Dimension stone is one of the most sustainable materials used in construction, cladding, paving and other applications. Dating back to the Moai statues on Easter Island, its popularity is now rising again and, with the right equipment, quarrying is more affordable than ever.
Over the last 20 years, the global production of dimension stone has grown rapidly, especially for building projects where architects are making increasing use of the wide variety of colors, textures and finishes that natural stone can offer. And, while the use of stone is growing, our ability to cut and process hard rock more efficiently has led to a vast increase in the types and colors of material being supplied to the market.
In addition to its use in construction, dimension stone is also needed for monumental masonry, as the raw material for sculpture, monuments and tombstones. Today, seven countries – China, India, Turkey, Iran, Italy, Brazil and Spain – account for around two thirds of the world's output of dimension stone. In general, there is a trend towards using stone whenever this is economically possible, in effect marking a return to traditional practices.
As a consequence of this rising demand, there is definitely an opportunity to develop and expand the dimension stone industry (DSI) worldwide. While the prospects are looking favorable, development of the DSI will often depend on local factors such as location, quality and suitability of stone deposits, and the availability of funding to develop or expand appropriately sized quarries, as well as logistical issues such as the provision of adequate transport infrastructure to link stone producers with customers.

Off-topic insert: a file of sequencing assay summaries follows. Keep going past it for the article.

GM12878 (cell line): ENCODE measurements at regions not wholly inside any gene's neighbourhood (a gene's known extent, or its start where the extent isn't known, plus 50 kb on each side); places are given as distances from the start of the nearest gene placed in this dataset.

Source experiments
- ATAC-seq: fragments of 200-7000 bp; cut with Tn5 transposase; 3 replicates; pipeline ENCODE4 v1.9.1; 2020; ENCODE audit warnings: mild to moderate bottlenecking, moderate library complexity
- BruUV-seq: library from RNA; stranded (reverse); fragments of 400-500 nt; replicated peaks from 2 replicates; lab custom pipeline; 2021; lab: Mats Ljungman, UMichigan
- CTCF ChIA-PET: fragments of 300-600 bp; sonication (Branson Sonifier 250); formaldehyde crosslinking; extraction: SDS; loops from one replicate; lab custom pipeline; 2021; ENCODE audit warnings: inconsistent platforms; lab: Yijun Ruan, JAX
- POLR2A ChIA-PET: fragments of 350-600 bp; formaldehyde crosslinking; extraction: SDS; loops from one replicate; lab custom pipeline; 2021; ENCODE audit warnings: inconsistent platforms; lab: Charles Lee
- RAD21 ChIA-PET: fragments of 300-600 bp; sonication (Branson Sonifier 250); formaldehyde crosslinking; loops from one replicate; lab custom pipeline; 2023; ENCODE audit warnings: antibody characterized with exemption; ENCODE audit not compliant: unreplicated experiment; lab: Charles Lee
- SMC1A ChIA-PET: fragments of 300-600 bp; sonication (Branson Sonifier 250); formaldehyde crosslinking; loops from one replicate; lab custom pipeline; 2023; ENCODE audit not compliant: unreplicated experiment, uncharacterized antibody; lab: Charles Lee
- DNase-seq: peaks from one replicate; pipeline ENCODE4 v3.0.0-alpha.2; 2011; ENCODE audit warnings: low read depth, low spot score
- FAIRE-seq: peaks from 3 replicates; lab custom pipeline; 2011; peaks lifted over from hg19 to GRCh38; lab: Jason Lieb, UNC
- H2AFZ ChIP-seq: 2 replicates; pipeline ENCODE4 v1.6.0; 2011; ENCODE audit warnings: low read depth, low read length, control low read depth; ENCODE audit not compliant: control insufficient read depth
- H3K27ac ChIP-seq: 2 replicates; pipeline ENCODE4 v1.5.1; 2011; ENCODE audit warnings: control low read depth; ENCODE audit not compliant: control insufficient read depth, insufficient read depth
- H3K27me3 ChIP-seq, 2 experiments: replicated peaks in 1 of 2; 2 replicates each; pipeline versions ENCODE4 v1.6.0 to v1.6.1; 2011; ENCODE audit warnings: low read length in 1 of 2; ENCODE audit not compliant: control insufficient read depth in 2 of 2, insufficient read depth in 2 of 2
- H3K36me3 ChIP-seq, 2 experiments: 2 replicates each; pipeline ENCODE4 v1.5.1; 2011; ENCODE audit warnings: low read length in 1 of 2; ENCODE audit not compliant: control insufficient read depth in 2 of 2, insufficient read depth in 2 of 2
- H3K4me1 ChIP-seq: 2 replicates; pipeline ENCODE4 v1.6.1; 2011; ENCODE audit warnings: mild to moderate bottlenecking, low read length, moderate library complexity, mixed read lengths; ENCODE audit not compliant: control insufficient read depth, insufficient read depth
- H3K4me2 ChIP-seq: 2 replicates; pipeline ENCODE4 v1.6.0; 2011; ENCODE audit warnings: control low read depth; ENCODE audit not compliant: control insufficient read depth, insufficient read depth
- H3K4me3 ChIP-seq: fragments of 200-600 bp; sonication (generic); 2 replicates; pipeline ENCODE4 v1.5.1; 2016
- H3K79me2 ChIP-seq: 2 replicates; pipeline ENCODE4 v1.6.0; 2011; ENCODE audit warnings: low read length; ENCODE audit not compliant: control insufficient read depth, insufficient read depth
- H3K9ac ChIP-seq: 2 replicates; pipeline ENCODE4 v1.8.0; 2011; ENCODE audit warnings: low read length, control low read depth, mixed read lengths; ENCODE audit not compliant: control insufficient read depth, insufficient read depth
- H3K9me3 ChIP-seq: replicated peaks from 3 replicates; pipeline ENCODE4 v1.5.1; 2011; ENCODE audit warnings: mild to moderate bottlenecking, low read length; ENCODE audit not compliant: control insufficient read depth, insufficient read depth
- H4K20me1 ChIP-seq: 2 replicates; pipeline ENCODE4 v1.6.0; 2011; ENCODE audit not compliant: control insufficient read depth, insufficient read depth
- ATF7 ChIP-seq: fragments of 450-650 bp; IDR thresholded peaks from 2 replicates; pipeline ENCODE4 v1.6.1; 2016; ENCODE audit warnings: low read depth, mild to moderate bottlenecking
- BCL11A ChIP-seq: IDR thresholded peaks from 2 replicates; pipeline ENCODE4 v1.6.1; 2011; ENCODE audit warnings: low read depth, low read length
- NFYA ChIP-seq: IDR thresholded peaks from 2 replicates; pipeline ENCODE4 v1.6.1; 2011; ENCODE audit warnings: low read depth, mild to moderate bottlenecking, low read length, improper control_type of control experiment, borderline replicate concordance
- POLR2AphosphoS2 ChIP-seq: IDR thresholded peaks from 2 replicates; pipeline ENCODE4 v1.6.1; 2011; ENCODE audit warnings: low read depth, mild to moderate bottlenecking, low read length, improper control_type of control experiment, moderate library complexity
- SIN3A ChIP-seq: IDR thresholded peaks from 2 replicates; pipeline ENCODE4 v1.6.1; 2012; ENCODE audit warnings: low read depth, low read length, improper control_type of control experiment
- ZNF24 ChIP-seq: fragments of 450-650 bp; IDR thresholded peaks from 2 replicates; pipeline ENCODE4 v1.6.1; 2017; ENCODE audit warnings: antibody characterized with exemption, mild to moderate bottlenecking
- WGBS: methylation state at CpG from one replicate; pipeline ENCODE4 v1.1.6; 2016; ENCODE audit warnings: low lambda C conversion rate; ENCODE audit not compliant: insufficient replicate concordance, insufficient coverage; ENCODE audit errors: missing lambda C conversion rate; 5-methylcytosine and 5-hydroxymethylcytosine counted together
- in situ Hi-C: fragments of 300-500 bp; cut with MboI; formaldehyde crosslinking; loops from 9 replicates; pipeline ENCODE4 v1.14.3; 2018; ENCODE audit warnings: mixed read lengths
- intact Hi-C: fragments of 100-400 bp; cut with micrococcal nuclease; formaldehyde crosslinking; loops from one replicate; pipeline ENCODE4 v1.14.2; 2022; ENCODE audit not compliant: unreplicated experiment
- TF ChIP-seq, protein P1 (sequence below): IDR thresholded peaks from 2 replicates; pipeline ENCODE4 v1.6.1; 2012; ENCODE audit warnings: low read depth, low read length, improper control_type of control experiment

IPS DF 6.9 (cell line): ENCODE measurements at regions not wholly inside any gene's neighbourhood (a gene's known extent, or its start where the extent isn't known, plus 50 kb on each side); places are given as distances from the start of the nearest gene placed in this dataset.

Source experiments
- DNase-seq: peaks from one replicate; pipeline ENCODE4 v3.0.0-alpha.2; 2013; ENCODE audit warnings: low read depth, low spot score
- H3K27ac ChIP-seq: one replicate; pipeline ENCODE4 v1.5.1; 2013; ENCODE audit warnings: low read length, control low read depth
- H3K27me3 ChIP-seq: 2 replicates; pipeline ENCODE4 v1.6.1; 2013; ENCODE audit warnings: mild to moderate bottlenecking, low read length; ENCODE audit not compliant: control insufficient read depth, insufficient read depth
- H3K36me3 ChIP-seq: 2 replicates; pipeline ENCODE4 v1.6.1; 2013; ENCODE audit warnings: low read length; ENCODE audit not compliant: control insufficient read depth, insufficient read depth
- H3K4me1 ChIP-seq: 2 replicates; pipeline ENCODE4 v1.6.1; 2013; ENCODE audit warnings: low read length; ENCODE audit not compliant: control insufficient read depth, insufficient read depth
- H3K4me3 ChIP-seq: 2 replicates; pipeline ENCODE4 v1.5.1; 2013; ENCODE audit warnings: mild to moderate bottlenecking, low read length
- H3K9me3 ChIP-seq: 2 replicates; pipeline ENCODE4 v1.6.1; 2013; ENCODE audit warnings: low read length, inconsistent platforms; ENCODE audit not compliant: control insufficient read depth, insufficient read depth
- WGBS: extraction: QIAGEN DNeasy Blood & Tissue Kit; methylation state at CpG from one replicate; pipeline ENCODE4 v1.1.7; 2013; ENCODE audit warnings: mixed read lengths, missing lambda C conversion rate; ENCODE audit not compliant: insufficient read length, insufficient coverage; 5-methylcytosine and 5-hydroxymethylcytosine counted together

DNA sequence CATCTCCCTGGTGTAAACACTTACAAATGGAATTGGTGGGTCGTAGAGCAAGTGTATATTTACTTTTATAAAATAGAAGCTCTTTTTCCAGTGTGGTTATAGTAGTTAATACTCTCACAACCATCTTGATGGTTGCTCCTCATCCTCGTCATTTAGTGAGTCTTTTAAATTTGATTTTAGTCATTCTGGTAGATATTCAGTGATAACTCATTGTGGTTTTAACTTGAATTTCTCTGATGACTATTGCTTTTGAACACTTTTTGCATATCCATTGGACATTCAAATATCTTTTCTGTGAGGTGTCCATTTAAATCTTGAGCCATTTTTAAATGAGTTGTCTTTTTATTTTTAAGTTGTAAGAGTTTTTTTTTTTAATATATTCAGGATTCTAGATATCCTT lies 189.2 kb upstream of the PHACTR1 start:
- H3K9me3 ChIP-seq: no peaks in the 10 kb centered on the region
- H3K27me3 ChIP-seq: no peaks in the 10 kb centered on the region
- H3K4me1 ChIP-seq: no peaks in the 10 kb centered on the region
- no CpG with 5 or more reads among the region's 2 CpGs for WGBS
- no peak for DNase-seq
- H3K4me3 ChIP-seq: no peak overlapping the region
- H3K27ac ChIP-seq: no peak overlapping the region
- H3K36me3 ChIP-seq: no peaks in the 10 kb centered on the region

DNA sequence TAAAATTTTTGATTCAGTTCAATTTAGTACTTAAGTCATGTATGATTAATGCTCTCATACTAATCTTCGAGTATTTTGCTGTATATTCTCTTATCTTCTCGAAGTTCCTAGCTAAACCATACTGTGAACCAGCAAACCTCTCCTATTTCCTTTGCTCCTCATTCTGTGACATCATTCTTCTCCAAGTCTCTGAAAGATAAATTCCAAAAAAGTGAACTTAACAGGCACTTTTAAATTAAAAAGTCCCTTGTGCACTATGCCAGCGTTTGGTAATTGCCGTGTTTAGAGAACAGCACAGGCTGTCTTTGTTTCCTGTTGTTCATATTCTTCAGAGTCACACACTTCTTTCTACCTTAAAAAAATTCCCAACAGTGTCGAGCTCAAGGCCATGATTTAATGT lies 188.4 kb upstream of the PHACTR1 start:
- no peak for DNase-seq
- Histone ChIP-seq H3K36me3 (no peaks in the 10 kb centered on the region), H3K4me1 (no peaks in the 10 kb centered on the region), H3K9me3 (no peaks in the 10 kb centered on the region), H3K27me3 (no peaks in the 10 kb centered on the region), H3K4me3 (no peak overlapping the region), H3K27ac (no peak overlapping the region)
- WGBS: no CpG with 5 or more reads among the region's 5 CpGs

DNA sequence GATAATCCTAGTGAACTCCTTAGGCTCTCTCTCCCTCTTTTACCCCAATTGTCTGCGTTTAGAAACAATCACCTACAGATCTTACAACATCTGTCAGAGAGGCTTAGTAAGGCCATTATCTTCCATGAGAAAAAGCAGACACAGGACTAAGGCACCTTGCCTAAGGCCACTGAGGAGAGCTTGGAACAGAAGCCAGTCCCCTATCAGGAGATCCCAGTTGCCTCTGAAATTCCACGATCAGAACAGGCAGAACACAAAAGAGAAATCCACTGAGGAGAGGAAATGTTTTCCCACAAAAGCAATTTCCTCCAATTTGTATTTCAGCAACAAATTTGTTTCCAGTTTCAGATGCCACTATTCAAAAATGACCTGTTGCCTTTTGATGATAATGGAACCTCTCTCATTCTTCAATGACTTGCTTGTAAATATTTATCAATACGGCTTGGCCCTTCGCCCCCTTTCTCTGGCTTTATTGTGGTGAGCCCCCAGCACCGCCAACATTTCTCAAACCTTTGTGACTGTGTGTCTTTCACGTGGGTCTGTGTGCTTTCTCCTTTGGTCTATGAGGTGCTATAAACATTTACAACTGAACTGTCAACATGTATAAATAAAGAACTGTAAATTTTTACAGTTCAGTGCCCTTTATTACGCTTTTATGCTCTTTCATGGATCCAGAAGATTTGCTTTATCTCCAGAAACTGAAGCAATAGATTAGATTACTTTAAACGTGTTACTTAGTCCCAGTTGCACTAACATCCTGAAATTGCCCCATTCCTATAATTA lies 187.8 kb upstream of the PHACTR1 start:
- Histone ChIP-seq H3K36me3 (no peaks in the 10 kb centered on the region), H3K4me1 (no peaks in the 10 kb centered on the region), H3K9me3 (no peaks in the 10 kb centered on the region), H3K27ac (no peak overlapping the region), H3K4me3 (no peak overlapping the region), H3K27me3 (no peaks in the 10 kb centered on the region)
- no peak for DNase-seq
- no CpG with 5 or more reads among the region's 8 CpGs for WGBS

Dimension stone is the name given to natural rock that has been quarried and shaped to certain dimensions or specifications for use in building and construction, and in the production of sculpture, monuments and memorials. In essence, the term refers to any stone that is capable of being quarried in large blocks and subsequently processed into slabs, blocks, tiles or flagstones. In practice, there is a somewhat grey area between classical dimension stone, which is largely ornamental in use, and sized natural construction materials, where the physical characteristics of rocks are used to produce regularly shaped building stone.
From a historical perspective, dimension stone production and use goes back a long time with, for instance, Mesolithic and Neolithic monuments in Europe, the Middle East and elsewhere clearly having been built using shaped stone. Classical Greek and Roman architecture features high levels of skill in dimension stone use. For example, the Romans discovered and exploited the world's only known source of purple porphyry rock for use in decorative columns for their Temple of Jupiter. This task involved quarrying the stone in column-sized pieces in the Red Sea Hills of eastern Egypt, then transporting them over land and sea to Rome. Elements of the Great Pyramid were also sourced from great distances before being hewn to precise dimensions, while other examples of high-quality stone masonry can be found on every continent.
The most commonly used commercial stones today include marble, granite, slate and sandstone, all of which can be found in a vast array of visual and physical properties. This is by no means an exhaustive list, however, with rocks such as limestone, basalt, gabbro, travertine and tufa also widely used where their properties are suitable. Volcanic in origin, tufa is essentially a very soft rock, but is easy to work with. Examples of its use range from a construction and cladding material on many buildings in Armenia to the giant moai statues of Easter Island. The main qualities of dimension stone that determine its popularity and use include its color, patterns and texture, its durability and the consistency of supply. Different markets demand different quality characteristics.